“We don’t know exactly how much groundwater we have left, so we don’t know when we’re going to run out,” said Stephanie Castle, a water resources specialist at the UC-Irvine and lead author of the study. “This is a lot of water to lose. We thought that the picture could be pretty bad, but this was shocking.”

Interview by Lorene Mills for “Report from Santa Fe”

Ralph Metzner interviewed by Lorene Mills on Report From Santa Fe

ralph pbs

In this video interview, Ralph discusses: What it means to be a “consciousness researcher,” the concept of “consciousness expansion” (compared to “psychedelic,” which has become an overloaded term), the cultural context of the 60s (how “mind expansion” was a completely new idea), normalizing the concept of consciousness expansion and contraction (focus, concentration, as in performing a skilled set of actions, surgery etc.), states of fear and rage, and how these states trigger fight or flight behavior (internal or external), normal and usual every day consciousness changes, triggers of changes in consciousness, and more.

 

Paul Lee at Tedx Santa Cruz: Thymos, The Thymus Gland, and Thyme

The Greeks had a word for it – thymos!: Paul Lee at TEDxSantaCruz

This is a 20 minute video of my friend Paul Lee giving a TED talk on Thumos, the thymus gland, and the herb thyme.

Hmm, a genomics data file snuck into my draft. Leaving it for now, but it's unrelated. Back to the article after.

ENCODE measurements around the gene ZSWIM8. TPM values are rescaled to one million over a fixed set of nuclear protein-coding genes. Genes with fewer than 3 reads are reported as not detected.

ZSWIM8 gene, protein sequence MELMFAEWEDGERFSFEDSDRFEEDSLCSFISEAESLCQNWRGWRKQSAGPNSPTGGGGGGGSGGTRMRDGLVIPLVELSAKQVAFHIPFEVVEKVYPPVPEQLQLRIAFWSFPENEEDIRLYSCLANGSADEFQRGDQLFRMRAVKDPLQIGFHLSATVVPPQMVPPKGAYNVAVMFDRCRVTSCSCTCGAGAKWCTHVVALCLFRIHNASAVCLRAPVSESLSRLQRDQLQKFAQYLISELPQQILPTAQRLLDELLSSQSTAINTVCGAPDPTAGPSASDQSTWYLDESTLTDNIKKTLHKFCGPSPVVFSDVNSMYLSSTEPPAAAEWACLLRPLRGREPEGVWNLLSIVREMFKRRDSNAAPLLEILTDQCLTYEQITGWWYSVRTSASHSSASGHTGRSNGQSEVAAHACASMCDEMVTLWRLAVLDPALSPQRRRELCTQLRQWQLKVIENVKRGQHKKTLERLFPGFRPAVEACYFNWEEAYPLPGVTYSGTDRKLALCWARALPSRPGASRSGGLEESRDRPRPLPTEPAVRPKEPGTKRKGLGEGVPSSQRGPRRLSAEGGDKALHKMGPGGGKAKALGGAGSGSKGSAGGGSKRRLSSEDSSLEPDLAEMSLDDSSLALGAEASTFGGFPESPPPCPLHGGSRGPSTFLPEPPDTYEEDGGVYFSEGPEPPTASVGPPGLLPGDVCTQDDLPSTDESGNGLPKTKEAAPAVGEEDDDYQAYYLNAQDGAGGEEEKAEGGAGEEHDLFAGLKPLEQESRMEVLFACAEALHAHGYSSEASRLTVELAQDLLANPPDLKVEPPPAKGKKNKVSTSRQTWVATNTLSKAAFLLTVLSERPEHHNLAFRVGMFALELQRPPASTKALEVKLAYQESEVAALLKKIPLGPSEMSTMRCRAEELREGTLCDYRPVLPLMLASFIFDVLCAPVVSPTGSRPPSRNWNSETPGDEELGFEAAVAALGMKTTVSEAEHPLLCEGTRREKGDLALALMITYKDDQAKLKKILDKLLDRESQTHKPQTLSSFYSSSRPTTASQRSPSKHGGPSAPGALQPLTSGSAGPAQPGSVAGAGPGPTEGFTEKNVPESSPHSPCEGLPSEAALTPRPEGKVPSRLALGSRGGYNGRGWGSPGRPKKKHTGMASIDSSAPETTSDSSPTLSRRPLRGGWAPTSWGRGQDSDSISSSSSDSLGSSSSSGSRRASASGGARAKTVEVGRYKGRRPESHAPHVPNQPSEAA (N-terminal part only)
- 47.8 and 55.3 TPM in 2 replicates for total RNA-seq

Paul Lee is a retired philosophy professor from UC Santa Cruz who has made a lifelong study of the Greek concept of “Thymos,” which means “courage to be,” the Thymus Gland, which is a part of our immune system, building up our immune system in response to stress, and the herb thyme, which is a mildly uplifiting culinary herb that boosts your immune system and promotes well being. Listening to Paul Lee’s talk about courage and Thumos will help you learn about this vital force to which we all have access.

 

My Essay Honoring Sasha Shulgin: MDMA, Empathy and Ecstasy

Here’s MDMA, Empathy and Ecstasy, my essay for the upcoming Commemorative Edition of PIHKAL and TIHKAL, due out in fall of 2014. Printed with permission by Joshua Marker, Editor.

From the essay:

The research with psychedelic drugs carried out during the 1960’s by the Harvard group around Leary, Alpert, myself and others, led to the hypothesis, now widely accepted by all researchers in the field,  that psychedelics (hallucinogens, entheogens) are nonspecific awareness amplifiers. Unlike all other mood- or mind-altering drugs, including stimulants, depressants, tranquilizers and opiates, the actual content of a psychedelic experience can only be understood and/or explained by considering the “set” (intention, preparation, attitude, and personality) and the “setting” (physical and social context, presence and attitude of others , such as friend, guide or therapist). The actual drug (whether synthesized chemical, or plant or fungal preparation) functions as a kind of catalyst for perceptual and mental changes that can lead to insight, healing,